The story of Knecht Ruprecht
The story of Knecht Ruprecht stretches back to the late Middle Ages. The legend is part of a centuries-old Christmas tradition in Germany, where Christmas celebrations start early in December.
Knecht Ruprecht is the dark companion of St. Nicholas, who rewards good children each year with gifts and candy on December 6, St. Nicholas Day. The hell-bound counterpart is known by many names across the continent, such as Knecht Ruprecht, Black Peter, Schmutzli, or also as Krampus. Knecht Ruprecht is usually seen as as a half-demon, half goat looking figure bearing devilish horns and a monstrous tongue, but he can also be spotted as a sinister man with a black beard bearing a black furry robe, a chain and bells along with a bundle of birch sticks to punish the naughty children. According to German tradition he appears in homes on St. Nicholas Day to ask parents about their children's behaviors. Depending on the response, he would give switches for use on the bad children, before dragging them into the woods.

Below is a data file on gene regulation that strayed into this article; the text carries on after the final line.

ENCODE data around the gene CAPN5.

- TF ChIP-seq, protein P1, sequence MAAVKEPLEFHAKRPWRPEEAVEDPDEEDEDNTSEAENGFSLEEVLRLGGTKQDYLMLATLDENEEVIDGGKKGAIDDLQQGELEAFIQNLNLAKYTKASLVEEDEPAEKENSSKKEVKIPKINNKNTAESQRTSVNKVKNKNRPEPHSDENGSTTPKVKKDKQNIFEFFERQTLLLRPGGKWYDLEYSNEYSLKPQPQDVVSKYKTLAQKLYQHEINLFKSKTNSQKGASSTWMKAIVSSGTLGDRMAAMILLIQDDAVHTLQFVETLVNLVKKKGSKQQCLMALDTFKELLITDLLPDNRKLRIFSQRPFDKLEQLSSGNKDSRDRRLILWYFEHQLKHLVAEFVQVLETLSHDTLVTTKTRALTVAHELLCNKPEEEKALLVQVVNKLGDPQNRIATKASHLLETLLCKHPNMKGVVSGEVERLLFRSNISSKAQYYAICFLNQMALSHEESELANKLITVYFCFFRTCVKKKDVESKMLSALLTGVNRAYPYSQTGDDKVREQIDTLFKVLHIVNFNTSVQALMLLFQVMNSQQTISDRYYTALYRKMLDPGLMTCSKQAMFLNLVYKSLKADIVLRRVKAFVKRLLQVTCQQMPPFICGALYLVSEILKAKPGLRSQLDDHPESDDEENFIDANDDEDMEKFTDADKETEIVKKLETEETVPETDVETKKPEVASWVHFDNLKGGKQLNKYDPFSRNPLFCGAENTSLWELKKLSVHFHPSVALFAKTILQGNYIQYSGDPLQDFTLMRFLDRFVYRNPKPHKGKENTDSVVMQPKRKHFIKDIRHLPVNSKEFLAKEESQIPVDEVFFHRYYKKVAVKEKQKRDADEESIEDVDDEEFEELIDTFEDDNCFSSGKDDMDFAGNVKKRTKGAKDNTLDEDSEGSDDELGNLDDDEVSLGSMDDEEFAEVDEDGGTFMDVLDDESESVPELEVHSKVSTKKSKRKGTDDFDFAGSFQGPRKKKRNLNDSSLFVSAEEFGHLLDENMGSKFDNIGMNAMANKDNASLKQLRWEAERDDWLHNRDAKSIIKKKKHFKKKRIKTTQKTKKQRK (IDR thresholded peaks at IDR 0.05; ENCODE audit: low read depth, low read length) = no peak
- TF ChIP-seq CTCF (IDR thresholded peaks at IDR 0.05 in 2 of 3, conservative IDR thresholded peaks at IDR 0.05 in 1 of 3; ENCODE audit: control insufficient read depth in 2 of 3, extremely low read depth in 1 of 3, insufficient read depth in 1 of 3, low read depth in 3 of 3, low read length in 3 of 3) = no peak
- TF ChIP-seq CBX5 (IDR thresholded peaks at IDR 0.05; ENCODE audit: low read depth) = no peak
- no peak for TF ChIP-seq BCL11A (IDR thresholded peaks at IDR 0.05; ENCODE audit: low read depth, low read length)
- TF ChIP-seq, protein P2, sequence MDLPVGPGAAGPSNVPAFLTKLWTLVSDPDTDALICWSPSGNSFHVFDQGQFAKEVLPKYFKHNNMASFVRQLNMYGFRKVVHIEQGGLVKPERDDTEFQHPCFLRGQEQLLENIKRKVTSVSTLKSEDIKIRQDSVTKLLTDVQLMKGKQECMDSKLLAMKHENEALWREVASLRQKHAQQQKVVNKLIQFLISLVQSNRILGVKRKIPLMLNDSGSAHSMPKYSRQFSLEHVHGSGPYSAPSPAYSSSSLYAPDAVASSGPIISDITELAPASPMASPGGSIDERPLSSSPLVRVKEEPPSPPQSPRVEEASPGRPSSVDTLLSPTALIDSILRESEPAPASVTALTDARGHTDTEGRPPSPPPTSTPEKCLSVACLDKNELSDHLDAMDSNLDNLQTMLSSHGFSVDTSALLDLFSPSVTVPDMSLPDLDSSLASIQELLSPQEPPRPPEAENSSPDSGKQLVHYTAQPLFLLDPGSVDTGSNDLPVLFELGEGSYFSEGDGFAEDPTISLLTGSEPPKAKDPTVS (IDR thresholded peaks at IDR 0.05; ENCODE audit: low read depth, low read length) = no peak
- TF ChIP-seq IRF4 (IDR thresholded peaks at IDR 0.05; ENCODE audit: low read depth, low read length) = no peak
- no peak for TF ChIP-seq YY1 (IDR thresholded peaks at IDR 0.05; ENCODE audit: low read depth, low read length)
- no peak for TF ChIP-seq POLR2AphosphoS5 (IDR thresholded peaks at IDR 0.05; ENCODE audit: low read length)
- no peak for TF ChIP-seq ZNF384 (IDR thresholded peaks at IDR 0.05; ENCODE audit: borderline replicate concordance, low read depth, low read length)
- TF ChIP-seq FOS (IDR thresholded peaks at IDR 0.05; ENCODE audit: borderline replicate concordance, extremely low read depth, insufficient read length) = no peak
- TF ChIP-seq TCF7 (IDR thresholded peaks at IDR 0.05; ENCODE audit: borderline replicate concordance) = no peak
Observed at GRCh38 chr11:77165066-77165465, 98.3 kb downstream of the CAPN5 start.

Krampus, whose name is derived from the German word krampen, meaning claw, is celebrated on Krampusnacht, which takes place on the night before St. Nicholas’ Day. In South Germany, Austria, Northern Italy and other parts of Europe, party-goers dress up as the frighting looking Krampus creature bearing torches and stride through the streets terrifying children and adults alike. Krampusnacht is increasingly being celebrated in other parts of Europe such as Finland and France, as well as in many American cities.
(Sources: http://www.live-like-a-german.com/, http://www.krampus.com/, http://news.nationalgeographic.com/, http://www.toplessrobot.com/2011/12/10_fun_facts_about_krampus_the_christmas_demon_1.php)